CVS Pharmacies Will Now Offer Naloxone in 12 New States

By May Wilkerson 02/04/16

Naloxone is estimated to have already saved 10,000 lives between 2006 and 2010.

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CVS Pharmacies Will Now Offer Naloxone in 12 New States
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Ohio is among 12 states in the country that are preparing to offer life-saving overdose reversal drug, naloxone, over-the-counter. Back in September, CVS/pharmacy announced they would be doing their part to help reduce opiate overdoses by expanding access to the antidote, also known as Narcan, which was previously only available for purchase without a prescription in two states: Rhode Island and Massachusetts. It will now be available in 12 more: Arkansas, California, Minnesota, Mississippi, Montana, New Jersey, North Dakota, Pennsylvania, South Carolina, Tennessee, Utah and Wisconsin.

Narcan is administered as an inhaler or with an injection and it can reverse the breath-suppressing effects of opioids, like heroin or prescription painkillers. Evidence has shown wider availability of Narcan is associated with a significant drop in overdose deaths.

"Over 44,000 people die from accidental drug overdoses every year in the United States and most of those deaths are from opioids, including controlled substance pain medication and illegal drugs such as heroin." said Tom Davis, vice president of pharmacy professional practices at CVS/pharmacy. "Naloxone is a safe and effective antidote to opioid overdoses and by providing access to this medication in our pharmacies without a prescription in more states, we can help save lives."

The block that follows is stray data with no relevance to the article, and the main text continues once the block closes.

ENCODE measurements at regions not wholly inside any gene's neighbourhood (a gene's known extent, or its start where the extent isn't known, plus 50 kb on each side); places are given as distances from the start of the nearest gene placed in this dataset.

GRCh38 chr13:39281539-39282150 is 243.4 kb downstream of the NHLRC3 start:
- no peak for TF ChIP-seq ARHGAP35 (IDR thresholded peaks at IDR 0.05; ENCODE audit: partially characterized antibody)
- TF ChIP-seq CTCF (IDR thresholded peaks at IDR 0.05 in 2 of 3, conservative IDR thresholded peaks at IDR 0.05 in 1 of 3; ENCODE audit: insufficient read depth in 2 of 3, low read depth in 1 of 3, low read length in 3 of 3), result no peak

CVS Health is also currently involved in a research project with Boston Medical Center and Rhode Island Hospital to demonstrate the use of naloxone rescue kits to help reduce opioid addiction and overdose deaths. 

Back in 2014, the World Health Organization (WHO) urged governments across the globe to expand access to Narcan. “If opioids are easily available in people’s bathroom cabinets, it might make sense for naloxone to be equally available,” said WHO expert Nicolas Clark. According to the WHO, increased access to the drug could potentially save more than 20,000 lives per year in the United States alone. Between 2006 and 2010, the drug is estimated to have saved more than 10,000 lives.

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May Wilkerson is a writer, comic and Managing Editor @someecards. Co-host of the podcast Crazy; In Bed w/alyssalimp. She is also the top Google result for "insufferable lunatic." Follow this insufferable lunatic on Twitter.

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